An update on Memory Safety in Chrome

Security is a cat-and-mouse game. As attackers innovate, browsers always have to mount new defenses to stay ahead, and Chrome has invested in ever-stronger multi-process architecture built on sandboxing and site isolation. Combined with fuzzing, these are still our primary lines of defense, but they are reaching their limits, and we can no longer solely rely on this strategy to defeat in-the-wild attacks.

Last year, we showed that more than 70% of our severe security bugs are memory safety problems. That is, mistakes with pointers in the C or C++ languages which cause memory to be misinterpreted.

This sounds like a problem! And, certainly, memory safety is an issue which needs to be taken seriously by the global software engineering community. Yet it’s also an opportunity because many bugs have the same sorts of root-causes, meaning we may be able to squash a high proportion of our bugs in one step.

Chrome has been exploring three broad avenues to seize this opportunity:

  1. Make C++ safer through compile-time checks that pointers are correct.
  2. Make C++ safer through runtime checks that pointers are correct.
  3. Investigating use of a memory safe language for parts of our codebase.

“Compile-time checks” mean that safety is guaranteed during the Chrome build process, before Chrome even gets to your device. “Runtime” means we do checks whilst Chrome is running on your device.

Runtime checks have a performance cost. Checking the correctness of a pointer is an infinitesimal cost in memory and CPU time. But with millions of pointers, it adds up. And since Chrome performance is important to billions of users, many of whom are using low-power mobile devices without much memory, an increase in these checks would result in a slower web.

Ideally we’d choose option 1 – make C++ safer, at compile time. Unfortunately, the language just isn’t designed that way. You can learn more about the investigation we’ve done in this area in Borrowing Trouble: The Difficulties Of A C++ Borrow-Checker that we’re also publishing today.

So, we’re mostly left with options 2 and 3 – make C++ safer (but slower!) or start to use a different language. Chrome Security is experimenting with both of these approaches.

You’ll see major investments in C++ safety solutions – such as MiraclePtr and ABSL/STL hardened modes. In each case, we hope to eliminate a sizable fraction of our exploitable security bugs, but we also expect some performance penalty. For example, MiraclePtr prevents use-after-free bugs by quarantining memory that may still be referenced. On many mobile devices, memory is very precious and it’s hard to spare some for a quarantine. Nevertheless, MiraclePtr stands a chance of eliminating over 50% of the use-after-free bugs in the browser process – an enormous win for Chrome security, right now.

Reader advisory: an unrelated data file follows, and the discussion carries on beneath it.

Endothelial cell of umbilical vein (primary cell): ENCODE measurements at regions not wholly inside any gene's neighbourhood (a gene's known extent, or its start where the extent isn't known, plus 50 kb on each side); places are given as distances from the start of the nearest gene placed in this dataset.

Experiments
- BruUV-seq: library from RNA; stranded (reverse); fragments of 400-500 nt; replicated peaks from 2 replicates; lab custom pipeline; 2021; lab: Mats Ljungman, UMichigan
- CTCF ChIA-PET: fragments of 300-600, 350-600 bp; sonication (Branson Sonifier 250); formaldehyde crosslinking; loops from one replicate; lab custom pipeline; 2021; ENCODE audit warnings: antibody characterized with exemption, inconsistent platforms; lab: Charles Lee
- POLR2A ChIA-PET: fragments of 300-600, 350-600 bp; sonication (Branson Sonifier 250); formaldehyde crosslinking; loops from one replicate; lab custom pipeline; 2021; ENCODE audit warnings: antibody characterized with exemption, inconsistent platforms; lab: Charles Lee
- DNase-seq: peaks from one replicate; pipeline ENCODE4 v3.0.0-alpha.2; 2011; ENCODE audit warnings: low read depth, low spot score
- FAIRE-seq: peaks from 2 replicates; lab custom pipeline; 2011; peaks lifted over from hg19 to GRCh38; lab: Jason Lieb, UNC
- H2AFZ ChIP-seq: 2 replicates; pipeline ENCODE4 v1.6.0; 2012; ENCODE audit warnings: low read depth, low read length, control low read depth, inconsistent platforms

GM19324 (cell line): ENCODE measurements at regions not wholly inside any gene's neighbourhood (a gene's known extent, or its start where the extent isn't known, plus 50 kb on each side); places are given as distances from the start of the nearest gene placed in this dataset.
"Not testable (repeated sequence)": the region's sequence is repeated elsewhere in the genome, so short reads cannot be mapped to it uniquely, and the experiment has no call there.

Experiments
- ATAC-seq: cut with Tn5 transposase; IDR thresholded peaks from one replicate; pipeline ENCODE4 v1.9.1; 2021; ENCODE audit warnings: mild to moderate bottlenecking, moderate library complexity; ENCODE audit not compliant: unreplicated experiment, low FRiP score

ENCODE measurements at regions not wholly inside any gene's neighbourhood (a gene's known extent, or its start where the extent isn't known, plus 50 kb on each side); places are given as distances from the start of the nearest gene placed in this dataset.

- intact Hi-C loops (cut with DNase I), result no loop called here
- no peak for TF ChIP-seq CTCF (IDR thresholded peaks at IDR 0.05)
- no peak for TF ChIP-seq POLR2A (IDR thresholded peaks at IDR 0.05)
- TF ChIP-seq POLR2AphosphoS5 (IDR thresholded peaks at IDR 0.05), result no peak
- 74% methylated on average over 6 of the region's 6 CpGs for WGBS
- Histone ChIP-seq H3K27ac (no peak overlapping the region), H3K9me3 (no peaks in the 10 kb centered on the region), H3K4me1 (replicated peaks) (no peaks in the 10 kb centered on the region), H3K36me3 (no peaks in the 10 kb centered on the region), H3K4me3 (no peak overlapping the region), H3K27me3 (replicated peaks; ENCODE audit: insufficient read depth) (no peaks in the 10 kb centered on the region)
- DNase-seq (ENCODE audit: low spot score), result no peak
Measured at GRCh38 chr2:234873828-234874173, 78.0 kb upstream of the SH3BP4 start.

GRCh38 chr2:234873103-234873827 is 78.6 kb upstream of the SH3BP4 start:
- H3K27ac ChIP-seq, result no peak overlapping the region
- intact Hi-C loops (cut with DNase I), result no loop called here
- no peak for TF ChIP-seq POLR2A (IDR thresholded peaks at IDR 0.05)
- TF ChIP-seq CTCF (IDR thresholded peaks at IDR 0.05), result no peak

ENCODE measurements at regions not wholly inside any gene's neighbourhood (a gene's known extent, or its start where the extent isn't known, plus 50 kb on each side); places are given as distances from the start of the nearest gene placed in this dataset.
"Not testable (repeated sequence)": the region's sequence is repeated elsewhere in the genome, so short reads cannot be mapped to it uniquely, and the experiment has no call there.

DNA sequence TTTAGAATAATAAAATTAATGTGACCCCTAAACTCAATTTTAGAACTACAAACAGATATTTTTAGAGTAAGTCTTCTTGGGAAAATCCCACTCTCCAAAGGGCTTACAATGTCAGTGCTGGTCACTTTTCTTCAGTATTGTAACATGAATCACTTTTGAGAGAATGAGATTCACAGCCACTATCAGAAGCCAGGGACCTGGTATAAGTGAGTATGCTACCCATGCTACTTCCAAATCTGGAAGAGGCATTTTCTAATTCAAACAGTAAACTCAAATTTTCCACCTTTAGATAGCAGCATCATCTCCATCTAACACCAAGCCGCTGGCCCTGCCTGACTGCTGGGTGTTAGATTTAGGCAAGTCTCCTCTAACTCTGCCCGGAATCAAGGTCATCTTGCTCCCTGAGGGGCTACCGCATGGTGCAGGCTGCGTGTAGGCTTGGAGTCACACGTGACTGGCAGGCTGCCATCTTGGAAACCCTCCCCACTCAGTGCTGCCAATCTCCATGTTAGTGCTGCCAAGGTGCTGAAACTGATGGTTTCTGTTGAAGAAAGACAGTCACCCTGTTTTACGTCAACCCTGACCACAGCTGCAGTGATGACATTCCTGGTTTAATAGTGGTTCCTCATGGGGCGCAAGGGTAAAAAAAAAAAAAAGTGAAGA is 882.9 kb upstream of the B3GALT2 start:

In parallel, we’ll be exploring whether we can use a memory safe language for parts of Chrome in the future. The leading contender is Rust, invented by our friends at Mozilla. This is (largely) compile-time safe; that is, the Rust compiler spots mistakes with pointers before the code even gets to your device, and thus there’s no performance penalty. Yet there are open questions about whether we can make C++ and Rust work well enough together. Even if we started writing new large components in Rust tomorrow, we’d be unlikely to eliminate a significant proportion of security vulnerabilities for many years. And can we make the language boundary clean enough that we can write parts of existing components in Rust? We don’t know yet. We’ve started to land limited, non-user-facing Rust experiments in the Chromium source code tree, but we’re not yet using it in production versions of Chrome – we remain in an experimental phase.

That’s why we’re pursuing both strategies in parallel. Watch this space for updates on our adventures in making C++ safer, and efforts to experiment with a new language in Chrome.